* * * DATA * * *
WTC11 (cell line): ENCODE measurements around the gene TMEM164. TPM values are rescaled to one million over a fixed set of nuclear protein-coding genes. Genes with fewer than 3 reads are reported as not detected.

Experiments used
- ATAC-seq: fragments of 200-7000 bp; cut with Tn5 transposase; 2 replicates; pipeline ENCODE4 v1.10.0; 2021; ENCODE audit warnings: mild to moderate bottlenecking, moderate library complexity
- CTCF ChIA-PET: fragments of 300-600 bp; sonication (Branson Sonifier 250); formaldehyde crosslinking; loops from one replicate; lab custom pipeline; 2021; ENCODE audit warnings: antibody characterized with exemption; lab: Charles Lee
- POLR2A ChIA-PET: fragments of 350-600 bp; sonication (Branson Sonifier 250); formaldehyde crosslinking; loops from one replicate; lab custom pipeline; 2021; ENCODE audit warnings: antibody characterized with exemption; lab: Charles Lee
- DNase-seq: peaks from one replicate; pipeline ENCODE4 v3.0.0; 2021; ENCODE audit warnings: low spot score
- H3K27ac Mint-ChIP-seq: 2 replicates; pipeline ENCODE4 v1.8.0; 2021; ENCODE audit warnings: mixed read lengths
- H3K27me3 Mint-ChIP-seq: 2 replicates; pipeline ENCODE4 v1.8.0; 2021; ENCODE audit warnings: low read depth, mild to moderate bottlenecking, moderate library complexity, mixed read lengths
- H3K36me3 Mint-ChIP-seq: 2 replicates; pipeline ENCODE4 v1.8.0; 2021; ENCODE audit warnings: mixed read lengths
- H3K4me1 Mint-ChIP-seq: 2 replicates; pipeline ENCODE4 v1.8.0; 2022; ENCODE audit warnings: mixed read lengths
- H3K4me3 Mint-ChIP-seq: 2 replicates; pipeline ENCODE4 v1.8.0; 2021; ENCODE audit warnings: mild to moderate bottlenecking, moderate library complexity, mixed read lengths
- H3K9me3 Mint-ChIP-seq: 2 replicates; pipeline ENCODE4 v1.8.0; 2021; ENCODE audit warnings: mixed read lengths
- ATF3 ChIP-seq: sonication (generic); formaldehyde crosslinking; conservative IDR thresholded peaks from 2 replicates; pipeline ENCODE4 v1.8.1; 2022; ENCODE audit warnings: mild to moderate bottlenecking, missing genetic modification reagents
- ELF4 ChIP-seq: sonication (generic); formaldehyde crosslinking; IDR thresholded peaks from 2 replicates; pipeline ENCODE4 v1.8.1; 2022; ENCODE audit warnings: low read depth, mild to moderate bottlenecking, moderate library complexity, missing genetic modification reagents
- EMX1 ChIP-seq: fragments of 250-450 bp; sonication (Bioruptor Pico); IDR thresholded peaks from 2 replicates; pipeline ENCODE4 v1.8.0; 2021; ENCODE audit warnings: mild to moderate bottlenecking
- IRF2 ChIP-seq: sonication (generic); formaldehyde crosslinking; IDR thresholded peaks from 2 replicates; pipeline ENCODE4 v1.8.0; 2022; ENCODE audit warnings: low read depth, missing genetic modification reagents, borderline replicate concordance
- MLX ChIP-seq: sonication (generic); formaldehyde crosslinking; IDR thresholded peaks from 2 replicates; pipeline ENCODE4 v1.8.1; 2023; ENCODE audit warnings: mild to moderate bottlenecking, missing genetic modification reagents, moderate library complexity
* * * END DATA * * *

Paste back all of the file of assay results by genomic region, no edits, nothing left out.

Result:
WTC11 (cell line): ENCODE measurements around the gene TMEM164. TPM values are rescaled to one million over a fixed set of nuclear protein-coding genes. Genes with fewer than 3 reads are reported as not detected.

Experiments used
- ATAC-seq: fragments of 200-7000 bp; cut with Tn5 transposase; 2 replicates; pipeline ENCODE4 v1.10.0; 2021; ENCODE audit warnings: mild to moderate bottlenecking, moderate library complexity
- CTCF ChIA-PET: fragments of 300-600 bp; sonication (Branson Sonifier 250); formaldehyde crosslinking; loops from one replicate; lab custom pipeline; 2021; ENCODE audit warnings: antibody characterized with exemption; lab: Charles Lee
- POLR2A ChIA-PET: fragments of 350-600 bp; sonication (Branson Sonifier 250); formaldehyde crosslinking; loops from one replicate; lab custom pipeline; 2021; ENCODE audit warnings: antibody characterized with exemption; lab: Charles Lee
- DNase-seq: peaks from one replicate; pipeline ENCODE4 v3.0.0; 2021; ENCODE audit warnings: low spot score
- H3K27ac Mint-ChIP-seq: 2 replicates; pipeline ENCODE4 v1.8.0; 2021; ENCODE audit warnings: mixed read lengths
- H3K27me3 Mint-ChIP-seq: 2 replicates; pipeline ENCODE4 v1.8.0; 2021; ENCODE audit warnings: low read depth, mild to moderate bottlenecking, moderate library complexity, mixed read lengths
- H3K36me3 Mint-ChIP-seq: 2 replicates; pipeline ENCODE4 v1.8.0; 2021; ENCODE audit warnings: mixed read lengths
- H3K4me1 Mint-ChIP-seq: 2 replicates; pipeline ENCODE4 v1.8.0; 2022; ENCODE audit warnings: mixed read lengths
- H3K4me3 Mint-ChIP-seq: 2 replicates; pipeline ENCODE4 v1.8.0; 2021; ENCODE audit warnings: mild to moderate bottlenecking, moderate library complexity, mixed read lengths
- H3K9me3 Mint-ChIP-seq: 2 replicates; pipeline ENCODE4 v1.8.0; 2021; ENCODE audit warnings: mixed read lengths
- ATF3 ChIP-seq: sonication (generic); formaldehyde crosslinking; conservative IDR thresholded peaks from 2 replicates; pipeline ENCODE4 v1.8.1; 2022; ENCODE audit warnings: mild to moderate bottlenecking, missing genetic modification reagents
- ELF4 ChIP-seq: sonication (generic); formaldehyde crosslinking; IDR thresholded peaks from 2 replicates; pipeline ENCODE4 v1.8.1; 2022; ENCODE audit warnings: low read depth, mild to moderate bottlenecking, moderate library complexity, missing genetic modification reagents
- EMX1 ChIP-seq: fragments of 250-450 bp; sonication (Bioruptor Pico); IDR thresholded peaks from 2 replicates; pipeline ENCODE4 v1.8.0; 2021; ENCODE audit warnings: mild to moderate bottlenecking
- IRF2 ChIP-seq: sonication (generic); formaldehyde crosslinking; IDR thresholded peaks from 2 replicates; pipeline ENCODE4 v1.8.0; 2022; ENCODE audit warnings: low read depth, missing genetic modification reagents, borderline replicate concordance
- MLX ChIP-seq: sonication (generic); formaldehyde crosslinking; IDR thresholded peaks from 2 replicates; pipeline ENCODE4 v1.8.1; 2023; ENCODE audit warnings: mild to moderate bottlenecking, missing genetic modification reagents, moderate library complexity